A few weeks ago, my wife Linda and i were having breakfast and she noticed the painting “Songbird” from 1982 by Bridget Riley. She immediately, knowing my taste in art, made the remark that this was one i would certainly admire, but now the question she posed me……she asked “WHY is this a beautiful painting” and i must confess i did not have an answer to it. I thought about this question a couple of days and asked myself …..why is an object beautiful? You can follow others in their opinions and make this opinion your own opinion. Another way is recognizing quality by technique, originality or by its contents and their messages, but an abstract painting like the one by Riley does not have a message nor is its technique something special.
So it must be their feel they are transferring . This way being unique in composition, size and its use of colors amplifies this feeling. It is the package that appeals and the less frills a package has the more appealing it is to me and perhaps that is what i like so much about Minimal art. Abstract art is about feeling and experience and that makes is so hard to describe.
BTW. The painting was sold at the special George Michael collection at Christies on the 15th of March. Originally it was hanging above a fire place, which certainly means that it will not be in pristine condition.
Today i added to my inventory a book by Auke de Vries for his Museum Wiesbaden exhibition from 1990. i knew the title and had sold copies before, but what made this one special is that on ca. 10 of the pages yellow post-it’s were fixed with gallery prices in guilders. I leafed through the book and was surprised to find the prices to be as steep as 50.000 guilders. It was not long ago that i attended 2 auctions where several small and larger sculptures by Auke de Vries were sold , fetching prices between euro 2500 and 4000 for a larger sculpture.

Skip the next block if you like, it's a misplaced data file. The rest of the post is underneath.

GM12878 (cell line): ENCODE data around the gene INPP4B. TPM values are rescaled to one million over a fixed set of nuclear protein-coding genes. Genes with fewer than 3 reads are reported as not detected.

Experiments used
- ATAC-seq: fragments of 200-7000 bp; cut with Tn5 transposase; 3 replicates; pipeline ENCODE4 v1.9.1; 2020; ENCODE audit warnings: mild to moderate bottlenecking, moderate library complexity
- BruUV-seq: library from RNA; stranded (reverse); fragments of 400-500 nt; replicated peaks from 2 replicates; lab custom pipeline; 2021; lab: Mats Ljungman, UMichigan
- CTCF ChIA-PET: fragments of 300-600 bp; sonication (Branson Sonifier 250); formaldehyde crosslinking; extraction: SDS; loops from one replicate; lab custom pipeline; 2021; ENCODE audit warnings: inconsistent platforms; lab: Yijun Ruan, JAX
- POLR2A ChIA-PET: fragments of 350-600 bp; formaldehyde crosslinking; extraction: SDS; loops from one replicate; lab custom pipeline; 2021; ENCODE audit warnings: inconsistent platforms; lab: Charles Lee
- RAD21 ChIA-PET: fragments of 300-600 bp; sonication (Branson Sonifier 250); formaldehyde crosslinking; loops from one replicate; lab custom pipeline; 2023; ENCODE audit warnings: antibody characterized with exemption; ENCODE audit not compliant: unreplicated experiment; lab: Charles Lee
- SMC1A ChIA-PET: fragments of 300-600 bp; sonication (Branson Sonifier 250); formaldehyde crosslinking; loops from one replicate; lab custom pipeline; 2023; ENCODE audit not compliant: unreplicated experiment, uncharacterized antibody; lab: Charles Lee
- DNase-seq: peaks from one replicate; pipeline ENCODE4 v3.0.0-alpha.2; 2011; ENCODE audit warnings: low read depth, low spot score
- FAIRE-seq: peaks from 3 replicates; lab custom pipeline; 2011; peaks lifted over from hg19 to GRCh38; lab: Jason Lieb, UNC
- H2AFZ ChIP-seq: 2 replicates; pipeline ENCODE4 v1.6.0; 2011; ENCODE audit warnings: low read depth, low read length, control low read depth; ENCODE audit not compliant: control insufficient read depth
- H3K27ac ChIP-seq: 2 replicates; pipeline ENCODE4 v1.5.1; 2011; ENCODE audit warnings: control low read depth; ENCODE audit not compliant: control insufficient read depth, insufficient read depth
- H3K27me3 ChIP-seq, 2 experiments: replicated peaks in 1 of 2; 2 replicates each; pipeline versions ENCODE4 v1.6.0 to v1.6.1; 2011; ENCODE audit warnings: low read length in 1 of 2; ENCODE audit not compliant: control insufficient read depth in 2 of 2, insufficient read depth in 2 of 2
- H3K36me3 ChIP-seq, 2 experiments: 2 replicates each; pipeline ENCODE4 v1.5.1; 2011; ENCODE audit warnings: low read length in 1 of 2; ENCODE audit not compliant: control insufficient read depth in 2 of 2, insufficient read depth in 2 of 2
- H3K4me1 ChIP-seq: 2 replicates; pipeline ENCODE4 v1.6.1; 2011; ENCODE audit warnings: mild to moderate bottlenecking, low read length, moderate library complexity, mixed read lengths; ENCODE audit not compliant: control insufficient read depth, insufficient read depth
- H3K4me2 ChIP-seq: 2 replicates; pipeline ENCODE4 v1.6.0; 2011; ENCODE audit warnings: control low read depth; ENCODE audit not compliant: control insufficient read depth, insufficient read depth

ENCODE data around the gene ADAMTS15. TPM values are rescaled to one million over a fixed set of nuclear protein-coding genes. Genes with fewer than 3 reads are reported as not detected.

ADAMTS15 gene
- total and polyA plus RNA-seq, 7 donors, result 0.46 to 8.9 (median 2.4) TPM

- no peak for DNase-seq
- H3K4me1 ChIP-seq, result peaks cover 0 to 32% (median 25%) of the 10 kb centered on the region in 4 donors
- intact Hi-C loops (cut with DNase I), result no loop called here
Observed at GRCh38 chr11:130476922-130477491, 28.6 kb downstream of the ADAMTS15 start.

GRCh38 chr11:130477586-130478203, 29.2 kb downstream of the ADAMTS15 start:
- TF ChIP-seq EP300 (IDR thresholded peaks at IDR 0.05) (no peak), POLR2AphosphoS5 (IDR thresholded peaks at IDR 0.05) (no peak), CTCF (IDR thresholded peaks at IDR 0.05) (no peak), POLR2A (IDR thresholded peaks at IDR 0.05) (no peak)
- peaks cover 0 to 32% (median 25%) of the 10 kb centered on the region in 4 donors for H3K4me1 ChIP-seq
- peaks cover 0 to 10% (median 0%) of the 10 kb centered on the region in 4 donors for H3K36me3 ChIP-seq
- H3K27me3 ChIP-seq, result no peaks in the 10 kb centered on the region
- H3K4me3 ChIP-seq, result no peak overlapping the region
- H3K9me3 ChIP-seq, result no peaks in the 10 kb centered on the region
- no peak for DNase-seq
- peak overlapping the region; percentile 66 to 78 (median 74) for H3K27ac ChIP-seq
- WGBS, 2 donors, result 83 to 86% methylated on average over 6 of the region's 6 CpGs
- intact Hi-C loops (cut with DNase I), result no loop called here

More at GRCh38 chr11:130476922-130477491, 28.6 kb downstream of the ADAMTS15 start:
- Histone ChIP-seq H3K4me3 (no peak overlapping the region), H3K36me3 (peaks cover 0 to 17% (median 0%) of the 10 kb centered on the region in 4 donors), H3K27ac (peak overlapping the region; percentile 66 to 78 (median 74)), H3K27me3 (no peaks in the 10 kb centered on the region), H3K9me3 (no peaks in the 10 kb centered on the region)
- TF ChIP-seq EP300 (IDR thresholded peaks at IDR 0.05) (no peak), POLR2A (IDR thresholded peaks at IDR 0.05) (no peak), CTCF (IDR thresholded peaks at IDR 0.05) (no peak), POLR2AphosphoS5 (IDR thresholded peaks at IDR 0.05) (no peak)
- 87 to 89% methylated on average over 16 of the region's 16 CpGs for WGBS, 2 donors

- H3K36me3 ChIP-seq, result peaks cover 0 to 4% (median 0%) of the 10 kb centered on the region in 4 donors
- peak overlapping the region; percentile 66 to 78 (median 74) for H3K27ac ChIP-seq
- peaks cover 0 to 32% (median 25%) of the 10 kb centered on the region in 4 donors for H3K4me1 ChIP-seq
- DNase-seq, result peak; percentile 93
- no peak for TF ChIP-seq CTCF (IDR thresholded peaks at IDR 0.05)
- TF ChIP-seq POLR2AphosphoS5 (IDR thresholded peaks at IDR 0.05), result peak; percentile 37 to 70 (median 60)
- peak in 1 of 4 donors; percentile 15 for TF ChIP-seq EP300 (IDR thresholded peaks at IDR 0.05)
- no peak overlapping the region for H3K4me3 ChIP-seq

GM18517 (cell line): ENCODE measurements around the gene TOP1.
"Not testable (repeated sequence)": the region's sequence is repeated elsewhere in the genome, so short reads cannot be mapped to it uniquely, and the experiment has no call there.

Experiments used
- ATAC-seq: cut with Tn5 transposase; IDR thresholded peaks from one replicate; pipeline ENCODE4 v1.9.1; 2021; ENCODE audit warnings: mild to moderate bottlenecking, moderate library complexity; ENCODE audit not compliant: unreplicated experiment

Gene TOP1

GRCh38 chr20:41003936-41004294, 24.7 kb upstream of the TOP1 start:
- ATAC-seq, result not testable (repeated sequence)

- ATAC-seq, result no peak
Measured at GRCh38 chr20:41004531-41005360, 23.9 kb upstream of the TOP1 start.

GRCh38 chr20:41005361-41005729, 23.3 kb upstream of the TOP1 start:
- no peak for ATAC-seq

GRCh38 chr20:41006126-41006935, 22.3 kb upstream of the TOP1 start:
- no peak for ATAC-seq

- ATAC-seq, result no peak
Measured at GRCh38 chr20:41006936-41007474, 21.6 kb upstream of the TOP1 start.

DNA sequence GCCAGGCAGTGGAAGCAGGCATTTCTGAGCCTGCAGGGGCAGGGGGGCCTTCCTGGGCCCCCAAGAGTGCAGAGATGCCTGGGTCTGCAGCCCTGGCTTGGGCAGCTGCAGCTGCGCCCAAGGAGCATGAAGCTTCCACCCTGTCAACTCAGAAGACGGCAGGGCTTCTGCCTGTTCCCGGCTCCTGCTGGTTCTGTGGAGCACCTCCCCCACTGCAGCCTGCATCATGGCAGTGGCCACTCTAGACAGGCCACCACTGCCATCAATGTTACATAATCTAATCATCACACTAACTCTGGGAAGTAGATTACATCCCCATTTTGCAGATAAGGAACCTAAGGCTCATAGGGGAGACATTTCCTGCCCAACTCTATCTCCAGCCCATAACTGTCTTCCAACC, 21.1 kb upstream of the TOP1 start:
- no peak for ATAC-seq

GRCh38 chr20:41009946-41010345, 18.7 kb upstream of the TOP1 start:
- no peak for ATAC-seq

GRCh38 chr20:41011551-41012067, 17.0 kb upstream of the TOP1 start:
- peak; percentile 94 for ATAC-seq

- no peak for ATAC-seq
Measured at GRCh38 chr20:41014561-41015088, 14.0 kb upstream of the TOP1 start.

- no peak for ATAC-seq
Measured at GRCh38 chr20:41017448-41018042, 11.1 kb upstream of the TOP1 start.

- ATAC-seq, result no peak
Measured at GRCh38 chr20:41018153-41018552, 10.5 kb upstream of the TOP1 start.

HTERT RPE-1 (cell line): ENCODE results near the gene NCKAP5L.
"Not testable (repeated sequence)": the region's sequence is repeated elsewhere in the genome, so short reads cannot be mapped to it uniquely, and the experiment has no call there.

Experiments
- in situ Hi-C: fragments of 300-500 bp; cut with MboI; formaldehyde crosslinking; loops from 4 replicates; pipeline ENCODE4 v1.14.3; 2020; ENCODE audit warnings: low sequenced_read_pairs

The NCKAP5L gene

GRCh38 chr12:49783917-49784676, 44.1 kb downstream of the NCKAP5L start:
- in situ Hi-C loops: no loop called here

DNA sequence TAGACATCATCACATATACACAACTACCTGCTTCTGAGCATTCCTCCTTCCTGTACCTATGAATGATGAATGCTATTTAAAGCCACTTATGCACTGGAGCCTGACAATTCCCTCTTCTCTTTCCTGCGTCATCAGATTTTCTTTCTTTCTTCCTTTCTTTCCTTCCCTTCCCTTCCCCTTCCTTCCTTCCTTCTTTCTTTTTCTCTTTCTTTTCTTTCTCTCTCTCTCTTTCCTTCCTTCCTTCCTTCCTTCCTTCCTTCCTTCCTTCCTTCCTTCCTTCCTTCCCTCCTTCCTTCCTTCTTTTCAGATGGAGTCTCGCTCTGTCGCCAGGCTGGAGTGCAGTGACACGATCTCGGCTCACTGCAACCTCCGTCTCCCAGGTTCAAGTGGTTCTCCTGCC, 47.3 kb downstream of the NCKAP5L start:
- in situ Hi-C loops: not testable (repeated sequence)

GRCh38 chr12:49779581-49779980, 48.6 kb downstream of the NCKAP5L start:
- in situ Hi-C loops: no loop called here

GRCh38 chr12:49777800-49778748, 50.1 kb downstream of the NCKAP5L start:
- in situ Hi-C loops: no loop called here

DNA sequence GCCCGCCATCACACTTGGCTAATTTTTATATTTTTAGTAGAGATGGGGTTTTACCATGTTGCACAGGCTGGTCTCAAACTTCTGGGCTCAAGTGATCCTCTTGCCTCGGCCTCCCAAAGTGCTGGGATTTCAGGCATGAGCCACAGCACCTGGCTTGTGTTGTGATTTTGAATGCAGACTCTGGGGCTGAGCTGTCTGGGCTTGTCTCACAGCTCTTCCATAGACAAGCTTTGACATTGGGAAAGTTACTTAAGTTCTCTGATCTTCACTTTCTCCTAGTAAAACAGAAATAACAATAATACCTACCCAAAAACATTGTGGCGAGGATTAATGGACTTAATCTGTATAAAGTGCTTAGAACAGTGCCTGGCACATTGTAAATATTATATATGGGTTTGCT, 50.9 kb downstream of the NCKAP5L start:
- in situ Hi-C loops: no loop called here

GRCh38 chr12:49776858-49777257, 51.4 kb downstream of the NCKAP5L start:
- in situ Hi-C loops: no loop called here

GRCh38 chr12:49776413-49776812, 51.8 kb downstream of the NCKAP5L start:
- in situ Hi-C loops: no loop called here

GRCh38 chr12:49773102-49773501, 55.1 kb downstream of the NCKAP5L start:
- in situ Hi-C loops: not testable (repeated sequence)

I compared these with the 1990 gallery prices within the Wiesbaden catalogue and found that prices had devaluated with over 60% when compared with the actual auction prices including premium in 2017. Of course the gallery fees are between 40 and 50%, but when you consider that money has devaluated too in these past two and a half decades the devaluation of Modern Art of a very good artist like Auke de Vries is over 80% compared with the original gallery price. Should i then still buy art?……YES! because you can have tremendous pleasure from it. You search for and find good art and enjoy it at home when you bought or rent it and yes… you support the artist with your buy, but if you ask me , should i buy art as an investment? my advise would be …be careful for the artist you select, because most of them will not be worth very much after a few decades.
But when you are patient, that means a period of 20+ years, you will discover that works by the artist you admire start to appear at auction and are much more affordable and even can be bought by most collectors for as little as a few hundred euro. I can give you an example of a great Arie van Geest which recently was added to our collection for an extremely fair amount.